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J. A. Roussey, F. Zwas, I. Glybina; Normal Dark Adaptation Results for the Roland Consult Dark Adaptometer. Invest. Ophthalmol. Vis. Sci. 2008;49(13):3837. doi: https://doi.org/.
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© ARVO (1962-2015); The Authors (2016-present)
To develop a normative database for dark adaptation for the Roland Consult Dark Adaptometer.
Two sets of dark adaptation tests were performed in 12 healthy individuals of 20-30 years of age. Each test was performed upon one eye at a time with intense white light bleaching for 6 minute prior to the test at 7000 candles/m2. First test represented red flash stimulus (all stimuli were at 2° of visual angle) every second for 10 minute, aligned with the center of the eye, focused directly on the light stimulus. Second test consisted of green flash stimulus every second for 30 minute, with the eye focused 20° temporal to the light positioned directly in front of the eye. Dark adaptation functions were analyzed by plotting time on the x-axis against the log of light intensity on the y-axis. 10 minute and 30 minute were chosen as test times. Three data sets were obtained and analyzed: red stimulus for the cone receptors and green stimulus for cone and rod receptors.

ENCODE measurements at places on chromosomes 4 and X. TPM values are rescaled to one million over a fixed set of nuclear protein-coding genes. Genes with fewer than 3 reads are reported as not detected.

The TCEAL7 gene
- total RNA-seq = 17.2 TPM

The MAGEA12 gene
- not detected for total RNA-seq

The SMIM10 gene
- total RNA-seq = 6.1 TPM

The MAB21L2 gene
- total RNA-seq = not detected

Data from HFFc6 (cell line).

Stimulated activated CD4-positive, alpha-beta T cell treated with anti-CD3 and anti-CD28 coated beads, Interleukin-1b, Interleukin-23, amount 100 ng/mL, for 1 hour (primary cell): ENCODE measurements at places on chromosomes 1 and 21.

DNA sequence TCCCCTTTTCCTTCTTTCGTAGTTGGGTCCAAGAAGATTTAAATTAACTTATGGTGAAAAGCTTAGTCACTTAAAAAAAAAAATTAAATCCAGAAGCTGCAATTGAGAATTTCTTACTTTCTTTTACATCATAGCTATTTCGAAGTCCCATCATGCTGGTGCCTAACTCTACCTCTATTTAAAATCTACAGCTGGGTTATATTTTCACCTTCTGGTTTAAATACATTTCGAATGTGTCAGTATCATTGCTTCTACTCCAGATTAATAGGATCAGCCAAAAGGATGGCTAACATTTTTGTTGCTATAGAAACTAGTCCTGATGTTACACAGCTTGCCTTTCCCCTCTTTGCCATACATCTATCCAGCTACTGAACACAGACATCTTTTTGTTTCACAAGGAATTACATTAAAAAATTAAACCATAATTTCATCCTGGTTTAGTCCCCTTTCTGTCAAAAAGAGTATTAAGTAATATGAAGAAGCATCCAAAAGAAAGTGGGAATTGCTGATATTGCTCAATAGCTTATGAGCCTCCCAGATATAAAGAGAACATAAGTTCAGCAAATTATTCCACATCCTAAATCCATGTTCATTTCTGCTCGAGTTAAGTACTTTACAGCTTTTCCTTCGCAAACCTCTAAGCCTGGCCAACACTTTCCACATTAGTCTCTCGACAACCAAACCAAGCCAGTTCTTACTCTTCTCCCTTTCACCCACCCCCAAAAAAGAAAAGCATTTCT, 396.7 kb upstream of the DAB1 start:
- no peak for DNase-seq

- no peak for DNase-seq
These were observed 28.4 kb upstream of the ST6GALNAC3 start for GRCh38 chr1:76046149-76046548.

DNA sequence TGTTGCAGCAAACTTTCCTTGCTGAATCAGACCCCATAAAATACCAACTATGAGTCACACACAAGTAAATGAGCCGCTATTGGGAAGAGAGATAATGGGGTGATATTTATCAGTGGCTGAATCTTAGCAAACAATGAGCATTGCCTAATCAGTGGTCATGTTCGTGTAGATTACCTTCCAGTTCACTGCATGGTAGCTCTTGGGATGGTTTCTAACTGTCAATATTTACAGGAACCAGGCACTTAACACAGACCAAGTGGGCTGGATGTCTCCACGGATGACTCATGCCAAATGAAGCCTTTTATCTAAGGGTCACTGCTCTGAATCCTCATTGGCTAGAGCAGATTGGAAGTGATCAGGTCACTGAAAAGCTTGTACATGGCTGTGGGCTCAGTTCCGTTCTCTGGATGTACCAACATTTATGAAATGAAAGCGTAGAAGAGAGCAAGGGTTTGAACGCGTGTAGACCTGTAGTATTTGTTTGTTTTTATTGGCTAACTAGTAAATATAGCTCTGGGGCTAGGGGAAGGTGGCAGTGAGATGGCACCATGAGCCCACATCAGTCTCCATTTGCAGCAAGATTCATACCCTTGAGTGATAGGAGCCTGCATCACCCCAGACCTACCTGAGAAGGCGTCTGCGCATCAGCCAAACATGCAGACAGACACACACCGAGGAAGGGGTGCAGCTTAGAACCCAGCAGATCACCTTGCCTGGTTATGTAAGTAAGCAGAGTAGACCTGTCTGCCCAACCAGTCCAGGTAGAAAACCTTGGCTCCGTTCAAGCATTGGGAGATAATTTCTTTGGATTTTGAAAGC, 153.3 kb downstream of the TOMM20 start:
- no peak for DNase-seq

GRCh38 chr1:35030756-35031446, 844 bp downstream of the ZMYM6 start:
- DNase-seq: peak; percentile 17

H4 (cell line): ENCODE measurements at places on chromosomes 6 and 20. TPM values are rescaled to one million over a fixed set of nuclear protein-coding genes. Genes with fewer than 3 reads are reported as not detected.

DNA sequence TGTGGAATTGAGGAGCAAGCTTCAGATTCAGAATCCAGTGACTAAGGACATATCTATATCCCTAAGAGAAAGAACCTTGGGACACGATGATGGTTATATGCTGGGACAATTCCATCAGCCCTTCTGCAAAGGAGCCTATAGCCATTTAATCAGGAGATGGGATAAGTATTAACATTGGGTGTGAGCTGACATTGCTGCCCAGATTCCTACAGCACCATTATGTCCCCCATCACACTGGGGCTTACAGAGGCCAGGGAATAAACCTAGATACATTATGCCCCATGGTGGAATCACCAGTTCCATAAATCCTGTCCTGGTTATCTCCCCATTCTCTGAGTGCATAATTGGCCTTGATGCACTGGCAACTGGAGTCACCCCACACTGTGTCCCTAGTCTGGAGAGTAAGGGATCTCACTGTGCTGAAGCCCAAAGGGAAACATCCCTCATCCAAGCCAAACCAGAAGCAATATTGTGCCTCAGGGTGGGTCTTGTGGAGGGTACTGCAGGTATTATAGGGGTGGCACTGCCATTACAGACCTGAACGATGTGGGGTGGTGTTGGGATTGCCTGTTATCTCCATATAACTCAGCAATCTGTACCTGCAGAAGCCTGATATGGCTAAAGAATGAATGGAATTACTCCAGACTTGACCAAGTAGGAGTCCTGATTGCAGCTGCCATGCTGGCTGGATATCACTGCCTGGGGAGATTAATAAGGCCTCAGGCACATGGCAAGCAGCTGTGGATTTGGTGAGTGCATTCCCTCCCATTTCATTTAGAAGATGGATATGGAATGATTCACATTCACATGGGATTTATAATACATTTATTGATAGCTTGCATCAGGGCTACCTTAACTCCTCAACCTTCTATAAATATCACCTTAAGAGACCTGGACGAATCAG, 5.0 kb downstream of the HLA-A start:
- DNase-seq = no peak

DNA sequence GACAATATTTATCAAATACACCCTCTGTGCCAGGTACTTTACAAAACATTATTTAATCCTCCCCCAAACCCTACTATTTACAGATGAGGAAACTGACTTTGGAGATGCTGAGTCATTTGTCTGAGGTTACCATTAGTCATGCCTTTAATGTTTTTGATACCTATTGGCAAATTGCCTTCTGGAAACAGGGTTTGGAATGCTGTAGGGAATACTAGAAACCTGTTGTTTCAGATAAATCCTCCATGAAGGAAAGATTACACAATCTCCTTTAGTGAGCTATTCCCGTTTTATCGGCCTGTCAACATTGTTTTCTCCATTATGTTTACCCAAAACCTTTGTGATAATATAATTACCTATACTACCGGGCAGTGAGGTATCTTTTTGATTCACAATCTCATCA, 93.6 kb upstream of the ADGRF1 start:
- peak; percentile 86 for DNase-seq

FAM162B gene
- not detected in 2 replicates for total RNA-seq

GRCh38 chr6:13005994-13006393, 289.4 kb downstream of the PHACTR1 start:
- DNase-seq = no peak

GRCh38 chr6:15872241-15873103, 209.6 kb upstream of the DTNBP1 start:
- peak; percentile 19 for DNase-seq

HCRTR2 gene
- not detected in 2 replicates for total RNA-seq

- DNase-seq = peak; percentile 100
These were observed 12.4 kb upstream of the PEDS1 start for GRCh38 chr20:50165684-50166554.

The red stimulus test yielded data which was fitted with exponential decay curves for cone function, with horizontal asymptote at mean value (±StD) of -2.06 ± 0.234 log cd/m2. Mean t-time constant of this curve was 35.0 ± 23.1 s. The green stimulus test yielded two exponential decay curves, one occurring during the first 10 minutes and the other in the 10 to 30 minute range, demonstrating the adaptation of cone and rod receptors, respectively. For the cone portion of the test, the horizontal asymptote had mean value of -1.22 ± 0.357 log cd/m2 and average t-time constant of 15.3 ± 12.3 s. The rod portion had a mean horizontal asymptote of -3.31 ± 0.458 log cd/m2 with mean time constant of 327 ± 110 s.
Our data are being used to establish a normative database for dark adaptation. This database will be used to assess patients with impaired night vision. The study is ongoing and more data will be collected, and the database will be expanded to include patients from other age groups as well.
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